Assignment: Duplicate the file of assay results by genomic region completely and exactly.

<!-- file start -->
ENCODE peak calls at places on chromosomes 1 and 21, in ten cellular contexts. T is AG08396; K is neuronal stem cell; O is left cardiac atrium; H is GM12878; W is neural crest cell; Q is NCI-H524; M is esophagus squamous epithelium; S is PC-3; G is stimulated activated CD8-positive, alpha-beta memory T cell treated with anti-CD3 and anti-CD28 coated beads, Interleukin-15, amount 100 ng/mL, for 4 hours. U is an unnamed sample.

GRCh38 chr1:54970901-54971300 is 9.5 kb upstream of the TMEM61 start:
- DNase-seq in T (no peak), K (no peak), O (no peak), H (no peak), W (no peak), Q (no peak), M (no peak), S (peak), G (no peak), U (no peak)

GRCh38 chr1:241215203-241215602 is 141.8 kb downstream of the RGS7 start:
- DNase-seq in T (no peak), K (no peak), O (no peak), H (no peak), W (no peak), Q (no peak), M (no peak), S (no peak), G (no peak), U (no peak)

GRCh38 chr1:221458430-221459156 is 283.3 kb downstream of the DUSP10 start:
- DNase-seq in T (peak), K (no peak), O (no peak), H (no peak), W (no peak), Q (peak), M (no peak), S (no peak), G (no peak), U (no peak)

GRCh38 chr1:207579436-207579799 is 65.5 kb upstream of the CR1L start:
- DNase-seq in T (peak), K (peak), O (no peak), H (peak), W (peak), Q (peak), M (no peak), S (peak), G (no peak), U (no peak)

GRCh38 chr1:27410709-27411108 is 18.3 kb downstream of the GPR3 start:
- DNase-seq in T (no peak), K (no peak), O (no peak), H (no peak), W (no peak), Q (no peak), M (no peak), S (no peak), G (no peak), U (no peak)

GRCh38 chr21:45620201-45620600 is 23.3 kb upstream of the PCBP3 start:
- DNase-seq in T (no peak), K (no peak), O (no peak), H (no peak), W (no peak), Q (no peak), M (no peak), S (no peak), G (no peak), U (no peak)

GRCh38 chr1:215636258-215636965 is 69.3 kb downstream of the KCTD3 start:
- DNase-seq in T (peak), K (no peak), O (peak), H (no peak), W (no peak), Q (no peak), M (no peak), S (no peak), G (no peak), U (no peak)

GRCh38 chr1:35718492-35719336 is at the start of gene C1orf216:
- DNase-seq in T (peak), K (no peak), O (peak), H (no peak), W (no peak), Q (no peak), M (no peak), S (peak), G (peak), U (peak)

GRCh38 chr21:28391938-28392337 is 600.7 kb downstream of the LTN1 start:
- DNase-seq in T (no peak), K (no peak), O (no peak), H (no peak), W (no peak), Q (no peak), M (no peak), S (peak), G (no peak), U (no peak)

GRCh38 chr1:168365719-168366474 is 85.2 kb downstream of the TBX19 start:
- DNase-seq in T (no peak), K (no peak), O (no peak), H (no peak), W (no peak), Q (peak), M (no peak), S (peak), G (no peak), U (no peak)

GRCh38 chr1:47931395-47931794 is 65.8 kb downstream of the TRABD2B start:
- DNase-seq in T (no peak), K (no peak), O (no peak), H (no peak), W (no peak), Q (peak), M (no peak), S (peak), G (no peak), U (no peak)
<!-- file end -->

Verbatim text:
ENCODE peak calls at places on chromosomes 1 and 21, in ten cellular contexts. T is AG08396; K is neuronal stem cell; O is left cardiac atrium; H is GM12878; W is neural crest cell; Q is NCI-H524; M is esophagus squamous epithelium; S is PC-3; G is stimulated activated CD8-positive, alpha-beta memory T cell treated with anti-CD3 and anti-CD28 coated beads, Interleukin-15, amount 100 ng/mL, for 4 hours. U is an unnamed sample.

GRCh38 chr1:54970901-54971300 is 9.5 kb upstream of the TMEM61 start:
- DNase-seq in T (no peak), K (no peak), O (no peak), H (no peak), W (no peak), Q (no peak), M (no peak), S (peak), G (no peak), U (no peak)

GRCh38 chr1:241215203-241215602 is 141.8 kb downstream of the RGS7 start:
- DNase-seq in T (no peak), K (no peak), O (no peak), H (no peak), W (no peak), Q (no peak), M (no peak), S (no peak), G (no peak), U (no peak)

GRCh38 chr1:221458430-221459156 is 283.3 kb downstream of the DUSP10 start:
- DNase-seq in T (peak), K (no peak), O (no peak), H (no peak), W (no peak), Q (peak), M (no peak), S (no peak), G (no peak), U (no peak)

GRCh38 chr1:207579436-207579799 is 65.5 kb upstream of the CR1L start:
- DNase-seq in T (peak), K (peak), O (no peak), H (peak), W (peak), Q (peak), M (no peak), S (peak), G (no peak), U (no peak)

GRCh38 chr1:27410709-27411108 is 18.3 kb downstream of the GPR3 start:
- DNase-seq in T (no peak), K (no peak), O (no peak), H (no peak), W (no peak), Q (no peak), M (no peak), S (no peak), G (no peak), U (no peak)

GRCh38 chr21:45620201-45620600 is 23.3 kb upstream of the PCBP3 start:
- DNase-seq in T (no peak), K (no peak), O (no peak), H (no peak), W (no peak), Q (no peak), M (no peak), S (no peak), G (no peak), U (no peak)

GRCh38 chr1:215636258-215636965 is 69.3 kb downstream of the KCTD3 start:
- DNase-seq in T (peak), K (no peak), O (peak), H (no peak), W (no peak), Q (no peak), M (no peak), S (no peak), G (no peak), U (no peak)

GRCh38 chr1:35718492-35719336 is at the start of gene C1orf216:
- DNase-seq in T (peak), K (no peak), O (peak), H (no peak), W (no peak), Q (no peak), M (no peak), S (peak), G (peak), U (peak)

GRCh38 chr21:28391938-28392337 is 600.7 kb downstream of the LTN1 start:
- DNase-seq in T (no peak), K (no peak), O (no peak), H (no peak), W (no peak), Q (no peak), M (no peak), S (peak), G (no peak), U (no peak)

GRCh38 chr1:168365719-168366474 is 85.2 kb downstream of the TBX19 start:
- DNase-seq in T (no peak), K (no peak), O (no peak), H (no peak), W (no peak), Q (peak), M (no peak), S (peak), G (no peak), U (no peak)

GRCh38 chr1:47931395-47931794 is 65.8 kb downstream of the TRABD2B start:
- DNase-seq in T (no peak), K (no peak), O (no peak), H (no peak), W (no peak), Q (peak), M (no peak), S (peak), G (no peak), U (no peak)